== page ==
Power Rangers Super Ninja Steel Episode 17 Review: Happy To Be Me

Super Ninja Steel is completely soulless and can't even get a basic lesson right.

This Power Rangers Super Ninja Steel review contains spoilers.

Power Rangers Super Ninja Steel Episode 17

Rinse repeat, Super Ninja Steel is soulless. The episodes aren’t trying to be anything meaningful and they can’t even get that right. This episode isn’t as blatantly offensive as some of the last few episodes have been (not being shockingly racist helps), but it’s still not great.

The lesson this week is actually fairly decent, loving yourself despite what changes happen on the outside. Sure Levi reaches the lesson because of a really silly reason, but whatever. This is where the “kids show” explanation is totally acceptable. Having a fantastical situation illustrate a lesson is fine and for a zany world like Power Rangers, it can work well enough.

The problem is the follow through. It feels like the team behind the series just comes up with random lessons and thinks the characters just stating them is enough? It isn’t. Levi learning the lesson to like himself despite what’s happened is good but the moment he learns it? Boom. It’s no longer an issue. 

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Levi doesn’t have to “learn to love himself” because now he’s back to how he was before. There’s no lasting consequence. I’m not saying Levi should have stayed as a kid (but if it involved some alien Rangers showing up then I’d be down), but there’s more to learning a lesson than just saying it. You have to put it into action.

The kids watching this series should learn that applying this kind of lesson to your life isn’t easy. Maybe Levi could have faced some more challenges as a kid after he learned the lesson. Perhaps when he turned back into a twenty five year old man, err, teenager, he could have at least said, “I realized there’s a lot of other things I don’t like about myself. I can work on those to.”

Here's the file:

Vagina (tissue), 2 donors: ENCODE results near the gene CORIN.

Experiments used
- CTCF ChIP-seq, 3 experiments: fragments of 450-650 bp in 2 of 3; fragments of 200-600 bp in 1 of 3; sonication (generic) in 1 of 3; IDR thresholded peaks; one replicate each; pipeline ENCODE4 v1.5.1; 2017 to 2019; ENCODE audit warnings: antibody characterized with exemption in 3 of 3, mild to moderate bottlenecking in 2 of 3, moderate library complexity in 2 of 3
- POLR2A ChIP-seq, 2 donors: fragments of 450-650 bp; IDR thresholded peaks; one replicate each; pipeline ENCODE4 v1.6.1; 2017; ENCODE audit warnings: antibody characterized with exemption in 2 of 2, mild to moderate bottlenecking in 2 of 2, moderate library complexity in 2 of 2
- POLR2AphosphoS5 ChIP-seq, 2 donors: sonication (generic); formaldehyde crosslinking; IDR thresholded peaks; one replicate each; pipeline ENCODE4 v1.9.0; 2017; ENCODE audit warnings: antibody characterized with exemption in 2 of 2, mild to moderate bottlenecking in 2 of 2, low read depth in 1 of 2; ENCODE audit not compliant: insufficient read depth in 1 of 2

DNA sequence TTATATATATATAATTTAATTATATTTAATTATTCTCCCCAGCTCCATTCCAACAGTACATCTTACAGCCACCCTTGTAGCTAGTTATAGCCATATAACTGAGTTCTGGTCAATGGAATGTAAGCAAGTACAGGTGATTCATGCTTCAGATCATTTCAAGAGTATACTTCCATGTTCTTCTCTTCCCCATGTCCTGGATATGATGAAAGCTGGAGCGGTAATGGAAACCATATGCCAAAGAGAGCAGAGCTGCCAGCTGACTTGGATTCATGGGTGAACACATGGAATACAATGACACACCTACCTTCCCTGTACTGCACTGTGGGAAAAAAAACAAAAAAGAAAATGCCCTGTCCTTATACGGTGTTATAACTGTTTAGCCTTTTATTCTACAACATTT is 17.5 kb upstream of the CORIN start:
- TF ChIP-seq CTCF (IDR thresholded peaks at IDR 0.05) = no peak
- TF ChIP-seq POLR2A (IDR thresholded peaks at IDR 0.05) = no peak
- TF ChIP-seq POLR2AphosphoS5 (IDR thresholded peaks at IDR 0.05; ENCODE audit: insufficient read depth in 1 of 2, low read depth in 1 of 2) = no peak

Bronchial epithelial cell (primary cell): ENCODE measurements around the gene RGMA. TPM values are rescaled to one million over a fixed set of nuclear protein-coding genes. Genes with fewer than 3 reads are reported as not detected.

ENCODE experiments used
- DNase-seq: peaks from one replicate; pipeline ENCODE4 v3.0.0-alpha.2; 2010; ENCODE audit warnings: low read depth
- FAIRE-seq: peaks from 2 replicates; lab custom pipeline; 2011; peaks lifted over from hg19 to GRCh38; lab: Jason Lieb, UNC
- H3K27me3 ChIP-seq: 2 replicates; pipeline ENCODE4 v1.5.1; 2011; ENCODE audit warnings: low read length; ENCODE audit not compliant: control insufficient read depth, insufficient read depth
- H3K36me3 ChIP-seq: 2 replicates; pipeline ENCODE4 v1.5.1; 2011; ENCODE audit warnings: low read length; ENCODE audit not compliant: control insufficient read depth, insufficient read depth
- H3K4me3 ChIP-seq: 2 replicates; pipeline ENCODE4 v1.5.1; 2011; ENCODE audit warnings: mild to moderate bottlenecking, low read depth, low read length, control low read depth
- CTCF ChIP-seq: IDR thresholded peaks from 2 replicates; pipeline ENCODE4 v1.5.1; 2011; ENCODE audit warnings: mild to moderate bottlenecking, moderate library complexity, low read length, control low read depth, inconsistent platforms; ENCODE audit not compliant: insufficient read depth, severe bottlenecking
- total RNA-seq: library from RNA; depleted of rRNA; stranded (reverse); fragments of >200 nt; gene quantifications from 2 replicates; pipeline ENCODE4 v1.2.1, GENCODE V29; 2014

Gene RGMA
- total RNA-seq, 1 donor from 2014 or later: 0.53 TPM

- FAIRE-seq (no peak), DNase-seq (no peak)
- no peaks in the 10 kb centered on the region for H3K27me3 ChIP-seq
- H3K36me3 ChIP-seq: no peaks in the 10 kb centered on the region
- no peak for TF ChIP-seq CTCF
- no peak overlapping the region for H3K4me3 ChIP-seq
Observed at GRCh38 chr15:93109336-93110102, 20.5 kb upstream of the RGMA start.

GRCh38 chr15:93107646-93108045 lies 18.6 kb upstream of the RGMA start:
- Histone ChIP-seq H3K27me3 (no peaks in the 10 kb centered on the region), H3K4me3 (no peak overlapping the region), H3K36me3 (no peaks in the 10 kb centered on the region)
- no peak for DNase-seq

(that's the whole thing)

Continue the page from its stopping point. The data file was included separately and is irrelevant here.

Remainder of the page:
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Perhaps the loss of his voice and how devastated he was by it could have made Levi take stock in how so much of his happiness resolves around it. The episode almost brushes up against this idea but doesn’t do much with it. Almost getting close to a good lesson is batting a thousand for Super Ninja Steel these days, but that doesn’t earn it too many extra points.

Super Ninja Steel also just… doesn’t know how to tell a story over a season of episodes. The Rangers Ninja Stars just suddenly only work with specific vocal commands? Wouldn’t that have been great to establish earlier? Why are Victor and Monty even in this episode if they do next to nothing? Tynamon has just kind of… randomly shown up and hung around? How are we five episodes away from the finale and it still feels like we’re languishing in the first ten episodes of a more traditional season?

But those problems are pervasive in Ninja Steel and Super Ninja Steel. They’re barely worth commenting on. They’re sadly surface issues. The true problem is the fractured core of the series’ morals. If it can’t even pull those off right, how can we expect it to tell a decent story in general?

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Shamus Kelley is a pop culture/television writer and official Power Rangers expert. Follow him on Twitter! Read more articles by him here!


1 out of 5